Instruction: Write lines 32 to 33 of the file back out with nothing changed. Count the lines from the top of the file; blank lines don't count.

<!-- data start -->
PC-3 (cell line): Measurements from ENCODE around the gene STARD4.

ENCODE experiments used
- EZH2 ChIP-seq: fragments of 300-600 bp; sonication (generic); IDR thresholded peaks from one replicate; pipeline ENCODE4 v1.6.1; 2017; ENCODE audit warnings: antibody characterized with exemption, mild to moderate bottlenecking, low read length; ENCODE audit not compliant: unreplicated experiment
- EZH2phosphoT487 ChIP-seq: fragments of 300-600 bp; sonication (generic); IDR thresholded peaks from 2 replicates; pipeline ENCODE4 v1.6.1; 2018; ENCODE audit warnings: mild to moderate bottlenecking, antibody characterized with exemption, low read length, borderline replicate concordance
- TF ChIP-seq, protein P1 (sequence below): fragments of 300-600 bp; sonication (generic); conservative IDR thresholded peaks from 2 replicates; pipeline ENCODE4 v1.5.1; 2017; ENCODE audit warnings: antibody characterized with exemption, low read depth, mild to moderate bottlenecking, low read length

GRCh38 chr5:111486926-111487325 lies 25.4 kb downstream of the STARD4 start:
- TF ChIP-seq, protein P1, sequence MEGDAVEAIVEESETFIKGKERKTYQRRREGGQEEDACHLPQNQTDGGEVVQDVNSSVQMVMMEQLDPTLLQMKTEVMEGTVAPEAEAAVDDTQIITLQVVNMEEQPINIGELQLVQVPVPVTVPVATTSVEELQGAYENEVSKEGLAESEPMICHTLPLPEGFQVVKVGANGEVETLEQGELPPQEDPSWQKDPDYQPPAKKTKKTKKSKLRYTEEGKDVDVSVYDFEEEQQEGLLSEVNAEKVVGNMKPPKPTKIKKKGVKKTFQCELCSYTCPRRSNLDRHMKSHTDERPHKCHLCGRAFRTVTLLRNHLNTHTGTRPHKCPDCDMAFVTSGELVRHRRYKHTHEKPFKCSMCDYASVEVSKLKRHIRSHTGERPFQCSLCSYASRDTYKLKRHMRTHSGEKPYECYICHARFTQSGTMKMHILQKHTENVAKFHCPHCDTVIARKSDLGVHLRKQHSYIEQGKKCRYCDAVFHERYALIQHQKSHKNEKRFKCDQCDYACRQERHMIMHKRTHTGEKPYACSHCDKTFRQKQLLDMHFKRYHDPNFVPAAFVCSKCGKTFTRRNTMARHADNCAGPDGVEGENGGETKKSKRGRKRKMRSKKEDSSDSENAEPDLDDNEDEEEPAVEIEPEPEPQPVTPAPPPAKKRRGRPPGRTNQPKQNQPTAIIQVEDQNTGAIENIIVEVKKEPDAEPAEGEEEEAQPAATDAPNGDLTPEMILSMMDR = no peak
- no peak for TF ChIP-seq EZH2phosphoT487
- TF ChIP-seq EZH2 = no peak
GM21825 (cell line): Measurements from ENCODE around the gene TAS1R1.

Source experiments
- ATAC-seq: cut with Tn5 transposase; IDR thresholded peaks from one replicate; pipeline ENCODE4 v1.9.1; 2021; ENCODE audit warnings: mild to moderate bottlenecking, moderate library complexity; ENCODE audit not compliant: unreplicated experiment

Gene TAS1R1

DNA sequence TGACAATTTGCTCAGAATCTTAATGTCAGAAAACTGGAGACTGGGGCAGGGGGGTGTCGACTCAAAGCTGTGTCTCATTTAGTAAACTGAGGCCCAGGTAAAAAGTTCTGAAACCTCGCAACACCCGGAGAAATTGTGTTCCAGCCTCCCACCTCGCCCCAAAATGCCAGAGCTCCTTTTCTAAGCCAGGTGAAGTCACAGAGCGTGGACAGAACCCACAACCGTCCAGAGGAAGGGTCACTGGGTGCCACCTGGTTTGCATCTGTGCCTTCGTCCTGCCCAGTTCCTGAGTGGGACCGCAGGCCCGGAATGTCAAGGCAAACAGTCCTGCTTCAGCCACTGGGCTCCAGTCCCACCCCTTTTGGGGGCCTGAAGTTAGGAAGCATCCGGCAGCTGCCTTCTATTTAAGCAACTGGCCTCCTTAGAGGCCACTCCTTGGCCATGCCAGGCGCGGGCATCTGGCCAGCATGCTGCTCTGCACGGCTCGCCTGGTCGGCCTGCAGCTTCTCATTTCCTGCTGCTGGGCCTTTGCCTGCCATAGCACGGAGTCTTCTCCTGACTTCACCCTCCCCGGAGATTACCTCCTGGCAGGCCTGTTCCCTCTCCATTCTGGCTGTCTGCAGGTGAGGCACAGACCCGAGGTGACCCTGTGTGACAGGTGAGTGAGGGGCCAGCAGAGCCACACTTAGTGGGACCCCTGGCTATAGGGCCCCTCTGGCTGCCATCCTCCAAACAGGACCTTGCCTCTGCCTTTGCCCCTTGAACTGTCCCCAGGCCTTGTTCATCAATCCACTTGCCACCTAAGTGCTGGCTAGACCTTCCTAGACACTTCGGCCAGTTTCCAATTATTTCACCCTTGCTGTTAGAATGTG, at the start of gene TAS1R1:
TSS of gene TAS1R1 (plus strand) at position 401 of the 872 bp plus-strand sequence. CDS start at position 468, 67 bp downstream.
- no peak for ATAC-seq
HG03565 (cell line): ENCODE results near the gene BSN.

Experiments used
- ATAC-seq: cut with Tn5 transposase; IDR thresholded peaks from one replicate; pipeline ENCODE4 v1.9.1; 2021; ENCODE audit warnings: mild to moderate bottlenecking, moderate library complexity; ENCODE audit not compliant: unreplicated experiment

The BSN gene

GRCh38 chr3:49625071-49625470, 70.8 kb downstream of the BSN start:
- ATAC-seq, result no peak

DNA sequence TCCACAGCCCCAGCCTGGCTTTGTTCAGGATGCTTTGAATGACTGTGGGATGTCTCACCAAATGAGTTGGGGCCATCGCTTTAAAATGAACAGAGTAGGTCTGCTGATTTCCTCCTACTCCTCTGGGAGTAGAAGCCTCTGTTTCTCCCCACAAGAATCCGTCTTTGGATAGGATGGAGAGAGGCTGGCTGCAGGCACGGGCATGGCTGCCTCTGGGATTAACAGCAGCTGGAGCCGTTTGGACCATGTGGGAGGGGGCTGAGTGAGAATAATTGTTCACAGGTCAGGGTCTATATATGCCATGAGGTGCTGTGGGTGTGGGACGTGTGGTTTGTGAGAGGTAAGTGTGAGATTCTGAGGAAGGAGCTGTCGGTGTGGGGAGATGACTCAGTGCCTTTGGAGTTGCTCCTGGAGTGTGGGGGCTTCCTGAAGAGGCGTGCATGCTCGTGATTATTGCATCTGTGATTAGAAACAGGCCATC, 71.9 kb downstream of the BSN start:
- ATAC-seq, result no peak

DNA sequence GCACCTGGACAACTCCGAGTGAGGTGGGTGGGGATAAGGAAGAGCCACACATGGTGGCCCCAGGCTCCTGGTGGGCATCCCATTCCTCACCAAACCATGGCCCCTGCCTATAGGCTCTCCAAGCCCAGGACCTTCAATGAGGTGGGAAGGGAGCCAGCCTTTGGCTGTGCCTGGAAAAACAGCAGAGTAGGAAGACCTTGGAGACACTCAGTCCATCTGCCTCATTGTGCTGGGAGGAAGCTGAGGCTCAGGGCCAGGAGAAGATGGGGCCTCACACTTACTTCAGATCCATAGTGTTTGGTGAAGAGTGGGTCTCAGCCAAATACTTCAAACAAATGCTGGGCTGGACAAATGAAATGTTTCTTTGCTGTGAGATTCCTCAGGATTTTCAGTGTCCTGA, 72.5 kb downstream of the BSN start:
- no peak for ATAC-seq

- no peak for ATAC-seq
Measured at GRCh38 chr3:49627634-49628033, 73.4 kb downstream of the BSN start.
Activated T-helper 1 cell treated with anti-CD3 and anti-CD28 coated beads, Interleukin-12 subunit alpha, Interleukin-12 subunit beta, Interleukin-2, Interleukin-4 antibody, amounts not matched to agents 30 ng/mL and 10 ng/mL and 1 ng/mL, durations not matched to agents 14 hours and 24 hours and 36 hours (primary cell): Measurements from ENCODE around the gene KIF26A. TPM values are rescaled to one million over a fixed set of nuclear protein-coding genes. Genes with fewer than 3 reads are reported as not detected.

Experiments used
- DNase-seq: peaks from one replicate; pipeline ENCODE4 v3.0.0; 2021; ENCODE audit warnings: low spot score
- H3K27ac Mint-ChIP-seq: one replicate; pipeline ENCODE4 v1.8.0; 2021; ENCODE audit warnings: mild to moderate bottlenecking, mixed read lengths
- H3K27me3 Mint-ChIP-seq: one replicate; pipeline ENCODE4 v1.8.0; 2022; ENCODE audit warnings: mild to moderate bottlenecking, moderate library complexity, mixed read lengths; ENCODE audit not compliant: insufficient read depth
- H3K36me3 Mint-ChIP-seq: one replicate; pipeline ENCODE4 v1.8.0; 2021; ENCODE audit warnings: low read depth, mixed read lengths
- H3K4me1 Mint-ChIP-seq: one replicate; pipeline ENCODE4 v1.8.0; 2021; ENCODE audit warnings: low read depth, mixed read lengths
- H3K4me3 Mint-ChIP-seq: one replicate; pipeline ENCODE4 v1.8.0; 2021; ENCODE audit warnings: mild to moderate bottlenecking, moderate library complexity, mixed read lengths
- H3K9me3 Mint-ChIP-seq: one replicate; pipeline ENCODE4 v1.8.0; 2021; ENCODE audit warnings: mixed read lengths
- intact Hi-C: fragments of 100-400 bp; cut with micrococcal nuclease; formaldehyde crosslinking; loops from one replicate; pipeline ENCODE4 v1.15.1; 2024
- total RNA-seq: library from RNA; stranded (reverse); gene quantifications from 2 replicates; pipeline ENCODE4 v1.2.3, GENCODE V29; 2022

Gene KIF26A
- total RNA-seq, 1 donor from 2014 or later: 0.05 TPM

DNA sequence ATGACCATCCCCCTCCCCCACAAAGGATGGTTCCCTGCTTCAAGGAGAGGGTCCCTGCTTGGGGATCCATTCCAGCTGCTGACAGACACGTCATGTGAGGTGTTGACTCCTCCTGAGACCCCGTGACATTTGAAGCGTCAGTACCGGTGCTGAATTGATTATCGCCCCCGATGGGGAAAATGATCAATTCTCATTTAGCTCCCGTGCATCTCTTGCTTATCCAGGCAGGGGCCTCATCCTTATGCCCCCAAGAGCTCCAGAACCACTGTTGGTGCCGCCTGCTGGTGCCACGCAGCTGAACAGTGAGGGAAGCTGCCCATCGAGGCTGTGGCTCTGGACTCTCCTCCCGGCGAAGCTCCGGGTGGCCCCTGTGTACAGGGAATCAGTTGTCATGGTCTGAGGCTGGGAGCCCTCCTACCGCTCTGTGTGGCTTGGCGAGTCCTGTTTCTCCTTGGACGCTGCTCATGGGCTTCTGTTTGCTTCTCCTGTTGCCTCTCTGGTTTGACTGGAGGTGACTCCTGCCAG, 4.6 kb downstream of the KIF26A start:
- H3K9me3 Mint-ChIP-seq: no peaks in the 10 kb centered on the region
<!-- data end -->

- H3K27ac Mint-ChIP-seq: one replicate; pipeline ENCODE4 v1.8.0; 2021; ENCODE audit warnings: mild to moderate bottlenecking, mixed read lengths
- H3K27me3 Mint-ChIP-seq: one replicate; pipeline ENCODE4 v1.8.0; 2022; ENCODE audit warnings: mild to moderate bottlenecking, moderate library complexity, mixed read lengths; ENCODE audit not compliant: insufficient read depth